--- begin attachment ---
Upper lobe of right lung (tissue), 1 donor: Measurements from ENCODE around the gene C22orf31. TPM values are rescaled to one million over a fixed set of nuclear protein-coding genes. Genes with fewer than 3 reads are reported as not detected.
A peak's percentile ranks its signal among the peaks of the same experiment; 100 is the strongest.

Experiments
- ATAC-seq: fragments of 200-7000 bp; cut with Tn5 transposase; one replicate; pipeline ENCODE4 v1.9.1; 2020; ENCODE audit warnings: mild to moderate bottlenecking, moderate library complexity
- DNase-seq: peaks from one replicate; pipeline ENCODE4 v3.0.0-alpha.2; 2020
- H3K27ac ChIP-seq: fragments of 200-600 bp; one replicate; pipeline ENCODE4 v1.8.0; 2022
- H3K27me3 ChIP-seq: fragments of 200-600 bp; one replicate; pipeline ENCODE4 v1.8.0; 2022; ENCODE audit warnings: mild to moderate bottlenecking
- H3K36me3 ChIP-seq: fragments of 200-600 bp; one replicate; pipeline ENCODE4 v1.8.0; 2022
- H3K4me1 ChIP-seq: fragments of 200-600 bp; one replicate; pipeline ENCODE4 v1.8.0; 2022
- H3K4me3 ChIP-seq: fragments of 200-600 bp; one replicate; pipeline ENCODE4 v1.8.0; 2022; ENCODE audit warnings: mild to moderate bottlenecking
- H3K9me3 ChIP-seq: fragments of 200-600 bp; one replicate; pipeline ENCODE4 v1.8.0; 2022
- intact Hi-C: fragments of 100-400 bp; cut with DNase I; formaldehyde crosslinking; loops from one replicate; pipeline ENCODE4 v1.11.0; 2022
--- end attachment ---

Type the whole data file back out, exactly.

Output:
Upper lobe of right lung (tissue), 1 donor: Measurements from ENCODE around the gene C22orf31. TPM values are rescaled to one million over a fixed set of nuclear protein-coding genes. Genes with fewer than 3 reads are reported as not detected.
A peak's percentile ranks its signal among the peaks of the same experiment; 100 is the strongest.

Experiments
- ATAC-seq: fragments of 200-7000 bp; cut with Tn5 transposase; one replicate; pipeline ENCODE4 v1.9.1; 2020; ENCODE audit warnings: mild to moderate bottlenecking, moderate library complexity
- DNase-seq: peaks from one replicate; pipeline ENCODE4 v3.0.0-alpha.2; 2020
- H3K27ac ChIP-seq: fragments of 200-600 bp; one replicate; pipeline ENCODE4 v1.8.0; 2022
- H3K27me3 ChIP-seq: fragments of 200-600 bp; one replicate; pipeline ENCODE4 v1.8.0; 2022; ENCODE audit warnings: mild to moderate bottlenecking
- H3K36me3 ChIP-seq: fragments of 200-600 bp; one replicate; pipeline ENCODE4 v1.8.0; 2022
- H3K4me1 ChIP-seq: fragments of 200-600 bp; one replicate; pipeline ENCODE4 v1.8.0; 2022
- H3K4me3 ChIP-seq: fragments of 200-600 bp; one replicate; pipeline ENCODE4 v1.8.0; 2022; ENCODE audit warnings: mild to moderate bottlenecking
- H3K9me3 ChIP-seq: fragments of 200-600 bp; one replicate; pipeline ENCODE4 v1.8.0; 2022
- intact Hi-C: fragments of 100-400 bp; cut with DNase I; formaldehyde crosslinking; loops from one replicate; pipeline ENCODE4 v1.11.0; 2022